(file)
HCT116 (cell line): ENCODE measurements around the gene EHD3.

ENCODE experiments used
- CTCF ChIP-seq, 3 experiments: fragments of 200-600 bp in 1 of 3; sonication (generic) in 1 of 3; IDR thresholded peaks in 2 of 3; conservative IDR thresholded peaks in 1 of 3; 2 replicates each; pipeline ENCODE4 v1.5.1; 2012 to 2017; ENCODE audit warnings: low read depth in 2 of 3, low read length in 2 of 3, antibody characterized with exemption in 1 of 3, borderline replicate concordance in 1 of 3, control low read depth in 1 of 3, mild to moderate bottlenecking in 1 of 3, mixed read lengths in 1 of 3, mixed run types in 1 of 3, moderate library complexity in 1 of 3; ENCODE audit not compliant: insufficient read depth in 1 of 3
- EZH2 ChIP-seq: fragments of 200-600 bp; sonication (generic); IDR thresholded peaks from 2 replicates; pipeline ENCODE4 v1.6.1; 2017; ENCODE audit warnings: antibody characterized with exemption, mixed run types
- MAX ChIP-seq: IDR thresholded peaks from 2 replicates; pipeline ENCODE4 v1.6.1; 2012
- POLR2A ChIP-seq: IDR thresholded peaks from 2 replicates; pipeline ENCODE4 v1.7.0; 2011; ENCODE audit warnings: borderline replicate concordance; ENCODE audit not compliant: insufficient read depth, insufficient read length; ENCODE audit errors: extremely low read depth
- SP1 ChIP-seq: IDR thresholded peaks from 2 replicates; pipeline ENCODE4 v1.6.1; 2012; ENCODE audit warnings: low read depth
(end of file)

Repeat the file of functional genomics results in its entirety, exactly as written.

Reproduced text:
HCT116 (cell line): ENCODE measurements around the gene EHD3.

ENCODE experiments used
- CTCF ChIP-seq, 3 experiments: fragments of 200-600 bp in 1 of 3; sonication (generic) in 1 of 3; IDR thresholded peaks in 2 of 3; conservative IDR thresholded peaks in 1 of 3; 2 replicates each; pipeline ENCODE4 v1.5.1; 2012 to 2017; ENCODE audit warnings: low read depth in 2 of 3, low read length in 2 of 3, antibody characterized with exemption in 1 of 3, borderline replicate concordance in 1 of 3, control low read depth in 1 of 3, mild to moderate bottlenecking in 1 of 3, mixed read lengths in 1 of 3, mixed run types in 1 of 3, moderate library complexity in 1 of 3; ENCODE audit not compliant: insufficient read depth in 1 of 3
- EZH2 ChIP-seq: fragments of 200-600 bp; sonication (generic); IDR thresholded peaks from 2 replicates; pipeline ENCODE4 v1.6.1; 2017; ENCODE audit warnings: antibody characterized with exemption, mixed run types
- MAX ChIP-seq: IDR thresholded peaks from 2 replicates; pipeline ENCODE4 v1.6.1; 2012
- POLR2A ChIP-seq: IDR thresholded peaks from 2 replicates; pipeline ENCODE4 v1.7.0; 2011; ENCODE audit warnings: borderline replicate concordance; ENCODE audit not compliant: insufficient read depth, insufficient read length; ENCODE audit errors: extremely low read depth
- SP1 ChIP-seq: IDR thresholded peaks from 2 replicates; pipeline ENCODE4 v1.6.1; 2012; ENCODE audit warnings: low read depth